a tiny shell environment switcher
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env_hooker is a shell environment switcher, similar to direnv, autoenv and others.

It helps to solve problems of the following type:

I've cd'd to a directory containing a node project. I'd like to add .node_modules/bin to my PATH.


I've cd'd to a directory containing a ruby project. I'd like to switch to the correct ruby version for the project, and set up gems to install and run from a project-specific location.

In each case we want to modify the shell environment to support a particular project type's workflow. When we enter the project directory, some environment manipulation is performed, and when we leave, it's usually desirable to tear it down again.

env_hooker does this by allowing you to define hook functions that will run when a directory is entered or exited that contains a specified project file - for example, I might want to perform custom ruby setup based on the presence of a .ruby-version file.


Installation is still pretty basic. First clone the repo:

$ git clone https://github.com/urbanautomaton/env_hooker
$ cd env_hooker


# installs to /usr/local/share/env_hooker/env_hooker.sh
$ make install

Optionally specify PREFIX (default: /usr/local) to control installation location:

# installs to /opt/share/env_hooker/env_hooker.sh
$ PREFIX=/opt make install

Then source the file in your .bashrc (or wherever) and start defining hooks:

# ~/.bashrc

. /usr/local/share/env_hooker/env_hooker.sh

function enter_some_project_type() {
  # ...

function exit_some_project_type() {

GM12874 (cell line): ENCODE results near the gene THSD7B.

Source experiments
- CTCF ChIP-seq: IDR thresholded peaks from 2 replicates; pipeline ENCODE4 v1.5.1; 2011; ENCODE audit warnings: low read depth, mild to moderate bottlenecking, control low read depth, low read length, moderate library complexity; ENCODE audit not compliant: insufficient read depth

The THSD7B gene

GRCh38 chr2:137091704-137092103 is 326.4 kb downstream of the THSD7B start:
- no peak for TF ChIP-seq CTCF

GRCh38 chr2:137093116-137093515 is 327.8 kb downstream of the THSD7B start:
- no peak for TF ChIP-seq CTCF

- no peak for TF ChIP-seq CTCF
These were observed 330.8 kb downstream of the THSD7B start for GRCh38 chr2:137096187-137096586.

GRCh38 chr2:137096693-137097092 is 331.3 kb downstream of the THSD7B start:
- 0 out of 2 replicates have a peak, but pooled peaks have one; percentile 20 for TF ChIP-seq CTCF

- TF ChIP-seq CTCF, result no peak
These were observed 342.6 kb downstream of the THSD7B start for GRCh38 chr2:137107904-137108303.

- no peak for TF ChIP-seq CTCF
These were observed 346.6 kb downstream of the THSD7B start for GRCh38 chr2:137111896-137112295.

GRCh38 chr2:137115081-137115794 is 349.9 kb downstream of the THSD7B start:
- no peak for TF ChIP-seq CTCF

# ...

register_env_hook .somehookfile some_project_type


  1. pick a hook file and function root name (e.g. .ruby-version and ruby_project)
  2. define entry and exit functions:
  • enter_<function_root>
  • exit_<function_root>
  1. Register the hook in your shell setup: register_env_hook <hook_file> <function_root>

This is easiest shown by example. The following uses chruby to switch to the version specified in a .ruby-version file, if one is present, and resets chruby on leaving the directory.

# ~/.bashrc

. /usr/local/share/env_hooker/env_hooker.sh

function enter_ruby_project() {
  local -r project_dir=$1
  local version
  read -r version < "${project_dir}/.ruby-version"

  [[ -n "${version}" ]] && chruby "${version}"

function exit_ruby_project() {

register_env_hook .ruby-version ruby_project

(Note: I've used chruby as an example here because the pattern I've used is directly inspired by chruby's own auto-switching, and I found the testing for that project to be a fantastic learning resource. You can test bash scripts! Who knew?)

Security notes

Before adding project-local directories to your PATH, there are some security considerations to, uh, consider.

Adding any directory within a project to your PATH is a risk if an attacker can control that location. This is always liable to be the case when cloning git repositories.

For example, let's say I add a hook that, in the presence of a .nodeproject file, adds node_modules/.bin to the PATH. An attacker could construct a malicious repo of the following form:

├── .nodeproject
└── node_modules
    └── .bin
        └── ls

where ls is executable and contains:


rm -rf /

to cause havoc on your machine if you cloned, entered and listed the contents of the repo.

For this reason I recommend being very careful when adding in-repo directories to your PATH. Using env_hooker to do so is perhaps slightly safer than, say, globally adding ./bin to your path, but it's still a fairly big risk to take. If there's a way to get your package manager to install executables outside the project directory, I recommend that you do so (e.g. bundler's BUNDLE_BIN setting), since such locations can safely be automatically added to your PATH.

Similar projects

See my rambly release article for a discussion of alternative projects that you should almost certainly prefer to this one.